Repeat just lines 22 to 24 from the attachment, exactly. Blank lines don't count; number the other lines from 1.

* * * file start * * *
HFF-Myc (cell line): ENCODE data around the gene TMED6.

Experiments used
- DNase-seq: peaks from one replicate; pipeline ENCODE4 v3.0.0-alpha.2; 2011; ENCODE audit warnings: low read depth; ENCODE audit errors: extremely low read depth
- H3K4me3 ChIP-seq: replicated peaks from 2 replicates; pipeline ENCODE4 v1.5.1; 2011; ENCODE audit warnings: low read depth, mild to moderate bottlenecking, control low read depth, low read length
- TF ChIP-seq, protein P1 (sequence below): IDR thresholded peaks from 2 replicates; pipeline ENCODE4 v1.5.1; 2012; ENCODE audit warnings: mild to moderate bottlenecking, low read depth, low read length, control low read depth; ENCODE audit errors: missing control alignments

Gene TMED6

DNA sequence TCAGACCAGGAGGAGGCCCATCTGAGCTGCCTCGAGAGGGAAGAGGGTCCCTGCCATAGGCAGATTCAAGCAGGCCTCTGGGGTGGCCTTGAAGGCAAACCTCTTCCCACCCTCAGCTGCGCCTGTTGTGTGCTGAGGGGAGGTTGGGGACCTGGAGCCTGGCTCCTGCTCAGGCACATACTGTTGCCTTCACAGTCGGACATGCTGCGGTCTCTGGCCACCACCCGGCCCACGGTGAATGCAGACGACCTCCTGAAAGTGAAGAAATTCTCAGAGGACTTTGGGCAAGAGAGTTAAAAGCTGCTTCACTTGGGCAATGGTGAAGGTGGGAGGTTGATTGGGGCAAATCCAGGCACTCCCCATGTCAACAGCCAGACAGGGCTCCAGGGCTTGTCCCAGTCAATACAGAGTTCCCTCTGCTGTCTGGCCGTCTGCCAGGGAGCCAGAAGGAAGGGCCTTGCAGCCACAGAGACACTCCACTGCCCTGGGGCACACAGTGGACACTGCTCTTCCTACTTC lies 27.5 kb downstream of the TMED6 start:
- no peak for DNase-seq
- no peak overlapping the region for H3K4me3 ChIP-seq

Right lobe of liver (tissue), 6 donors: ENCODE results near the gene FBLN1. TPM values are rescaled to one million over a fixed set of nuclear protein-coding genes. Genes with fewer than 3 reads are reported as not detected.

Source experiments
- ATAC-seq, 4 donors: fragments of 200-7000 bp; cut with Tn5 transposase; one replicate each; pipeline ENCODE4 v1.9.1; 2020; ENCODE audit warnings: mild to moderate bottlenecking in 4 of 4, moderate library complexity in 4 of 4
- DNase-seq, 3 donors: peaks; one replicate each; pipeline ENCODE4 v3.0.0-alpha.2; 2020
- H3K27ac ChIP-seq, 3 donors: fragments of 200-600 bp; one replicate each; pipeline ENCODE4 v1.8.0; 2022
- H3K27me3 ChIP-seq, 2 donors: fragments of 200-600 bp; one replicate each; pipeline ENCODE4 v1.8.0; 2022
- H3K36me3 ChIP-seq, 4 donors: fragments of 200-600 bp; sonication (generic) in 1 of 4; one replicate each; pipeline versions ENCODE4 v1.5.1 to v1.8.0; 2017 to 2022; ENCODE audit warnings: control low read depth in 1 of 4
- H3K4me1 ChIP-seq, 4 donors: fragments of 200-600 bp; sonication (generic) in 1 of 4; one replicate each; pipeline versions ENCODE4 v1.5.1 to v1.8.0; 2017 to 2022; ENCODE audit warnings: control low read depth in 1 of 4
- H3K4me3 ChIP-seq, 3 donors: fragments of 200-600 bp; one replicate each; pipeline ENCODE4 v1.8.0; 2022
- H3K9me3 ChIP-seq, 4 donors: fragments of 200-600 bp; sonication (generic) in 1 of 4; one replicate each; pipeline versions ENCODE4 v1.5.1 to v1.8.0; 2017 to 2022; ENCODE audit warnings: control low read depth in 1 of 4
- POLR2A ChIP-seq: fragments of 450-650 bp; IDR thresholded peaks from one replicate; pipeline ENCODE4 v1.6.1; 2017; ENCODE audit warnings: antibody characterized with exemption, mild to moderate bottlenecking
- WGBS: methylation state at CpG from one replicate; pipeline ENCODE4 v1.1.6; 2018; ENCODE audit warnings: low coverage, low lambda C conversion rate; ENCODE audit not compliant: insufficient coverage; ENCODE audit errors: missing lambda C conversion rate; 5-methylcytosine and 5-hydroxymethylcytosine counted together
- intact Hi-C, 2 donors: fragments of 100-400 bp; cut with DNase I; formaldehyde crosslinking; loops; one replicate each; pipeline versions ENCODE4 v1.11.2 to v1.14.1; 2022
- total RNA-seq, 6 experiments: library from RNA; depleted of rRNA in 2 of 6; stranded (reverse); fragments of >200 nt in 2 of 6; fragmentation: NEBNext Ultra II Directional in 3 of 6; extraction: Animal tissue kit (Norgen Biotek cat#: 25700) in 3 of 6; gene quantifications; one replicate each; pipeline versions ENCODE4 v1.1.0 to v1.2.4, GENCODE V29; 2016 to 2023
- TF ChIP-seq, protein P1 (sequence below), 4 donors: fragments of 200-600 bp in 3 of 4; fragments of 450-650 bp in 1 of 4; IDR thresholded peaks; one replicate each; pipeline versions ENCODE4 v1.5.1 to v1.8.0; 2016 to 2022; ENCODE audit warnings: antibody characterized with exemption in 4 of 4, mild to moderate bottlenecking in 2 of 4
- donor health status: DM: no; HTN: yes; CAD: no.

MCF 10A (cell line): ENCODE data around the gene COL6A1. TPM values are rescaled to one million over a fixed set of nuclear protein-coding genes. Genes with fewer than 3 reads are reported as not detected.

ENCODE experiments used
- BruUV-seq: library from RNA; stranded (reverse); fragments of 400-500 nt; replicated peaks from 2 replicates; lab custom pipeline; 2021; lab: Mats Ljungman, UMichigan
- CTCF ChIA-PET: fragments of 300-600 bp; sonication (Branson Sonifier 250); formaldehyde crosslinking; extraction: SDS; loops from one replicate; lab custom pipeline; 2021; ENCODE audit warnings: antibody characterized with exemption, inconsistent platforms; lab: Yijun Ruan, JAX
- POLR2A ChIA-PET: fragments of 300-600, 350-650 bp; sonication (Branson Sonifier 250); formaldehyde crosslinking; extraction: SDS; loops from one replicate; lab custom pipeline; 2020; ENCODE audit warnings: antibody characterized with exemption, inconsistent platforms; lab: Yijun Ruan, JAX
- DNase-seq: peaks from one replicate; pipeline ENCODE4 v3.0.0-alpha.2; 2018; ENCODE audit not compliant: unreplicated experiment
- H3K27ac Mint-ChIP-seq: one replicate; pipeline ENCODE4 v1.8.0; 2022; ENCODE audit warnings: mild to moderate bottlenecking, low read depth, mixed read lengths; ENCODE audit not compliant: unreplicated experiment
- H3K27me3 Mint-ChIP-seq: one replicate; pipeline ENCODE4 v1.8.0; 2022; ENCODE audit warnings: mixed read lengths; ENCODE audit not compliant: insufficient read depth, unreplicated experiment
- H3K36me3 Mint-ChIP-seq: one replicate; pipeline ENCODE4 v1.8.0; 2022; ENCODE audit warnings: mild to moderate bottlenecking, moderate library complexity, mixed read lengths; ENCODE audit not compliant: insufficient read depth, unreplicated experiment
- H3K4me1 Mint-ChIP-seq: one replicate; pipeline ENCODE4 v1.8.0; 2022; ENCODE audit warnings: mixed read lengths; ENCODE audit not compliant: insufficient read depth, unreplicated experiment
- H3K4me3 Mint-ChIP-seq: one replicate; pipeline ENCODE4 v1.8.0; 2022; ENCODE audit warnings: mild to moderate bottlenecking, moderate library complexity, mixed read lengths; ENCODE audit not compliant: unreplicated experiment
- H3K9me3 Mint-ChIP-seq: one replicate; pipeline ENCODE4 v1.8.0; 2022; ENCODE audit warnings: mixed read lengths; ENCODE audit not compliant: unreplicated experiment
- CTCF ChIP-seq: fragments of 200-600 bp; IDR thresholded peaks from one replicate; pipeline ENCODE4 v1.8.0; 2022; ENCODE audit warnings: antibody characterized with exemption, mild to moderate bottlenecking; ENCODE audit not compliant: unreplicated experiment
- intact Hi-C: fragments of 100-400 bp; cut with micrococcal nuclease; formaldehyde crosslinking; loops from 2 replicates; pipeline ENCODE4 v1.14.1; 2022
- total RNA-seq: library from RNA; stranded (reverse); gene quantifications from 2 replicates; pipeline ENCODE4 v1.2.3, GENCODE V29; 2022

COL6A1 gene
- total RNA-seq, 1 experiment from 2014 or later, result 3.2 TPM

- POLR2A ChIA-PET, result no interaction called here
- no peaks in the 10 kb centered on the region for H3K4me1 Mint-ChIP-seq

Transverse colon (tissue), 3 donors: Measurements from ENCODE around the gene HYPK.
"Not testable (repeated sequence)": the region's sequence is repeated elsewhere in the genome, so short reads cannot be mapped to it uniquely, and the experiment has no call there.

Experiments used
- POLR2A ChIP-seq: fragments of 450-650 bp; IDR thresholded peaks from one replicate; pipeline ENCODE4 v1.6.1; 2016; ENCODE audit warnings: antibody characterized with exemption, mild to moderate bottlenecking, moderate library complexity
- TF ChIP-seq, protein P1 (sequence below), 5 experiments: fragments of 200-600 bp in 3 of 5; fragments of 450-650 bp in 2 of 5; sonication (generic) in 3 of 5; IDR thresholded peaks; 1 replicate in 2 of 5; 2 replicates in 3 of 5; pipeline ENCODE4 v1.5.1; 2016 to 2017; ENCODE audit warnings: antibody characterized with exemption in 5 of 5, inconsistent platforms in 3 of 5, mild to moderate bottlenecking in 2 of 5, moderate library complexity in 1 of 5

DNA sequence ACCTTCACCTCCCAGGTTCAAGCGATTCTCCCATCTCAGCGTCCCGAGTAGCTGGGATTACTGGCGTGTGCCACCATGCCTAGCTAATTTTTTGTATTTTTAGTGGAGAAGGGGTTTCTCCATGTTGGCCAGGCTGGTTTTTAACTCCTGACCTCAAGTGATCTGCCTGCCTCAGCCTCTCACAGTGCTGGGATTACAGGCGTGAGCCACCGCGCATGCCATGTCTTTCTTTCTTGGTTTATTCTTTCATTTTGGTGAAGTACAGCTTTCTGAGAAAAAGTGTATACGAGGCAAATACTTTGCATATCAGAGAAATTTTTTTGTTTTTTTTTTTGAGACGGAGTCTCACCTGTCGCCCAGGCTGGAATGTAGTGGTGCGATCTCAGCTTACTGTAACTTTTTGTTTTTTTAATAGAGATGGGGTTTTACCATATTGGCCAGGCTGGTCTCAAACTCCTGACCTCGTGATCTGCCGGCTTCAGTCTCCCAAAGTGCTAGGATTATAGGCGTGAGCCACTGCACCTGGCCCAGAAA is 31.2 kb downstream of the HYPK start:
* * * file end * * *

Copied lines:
- intact Hi-C, 2 donors: fragments of 100-400 bp; cut with DNase I; formaldehyde crosslinking; loops; one replicate each; pipeline versions ENCODE4 v1.11.2 to v1.14.1; 2022
- total RNA-seq, 6 experiments: library from RNA; depleted of rRNA in 2 of 6; stranded (reverse); fragments of >200 nt in 2 of 6; fragmentation: NEBNext Ultra II Directional in 3 of 6; extraction: Animal tissue kit (Norgen Biotek cat#: 25700) in 3 of 6; gene quantifications; one replicate each; pipeline versions ENCODE4 v1.1.0 to v1.2.4, GENCODE V29; 2016 to 2023
- TF ChIP-seq, protein P1 (sequence below), 4 donors: fragments of 200-600 bp in 3 of 4; fragments of 450-650 bp in 1 of 4; IDR thresholded peaks; one replicate each; pipeline versions ENCODE4 v1.5.1 to v1.8.0; 2016 to 2022; ENCODE audit warnings: antibody characterized with exemption in 4 of 4, mild to moderate bottlenecking in 2 of 4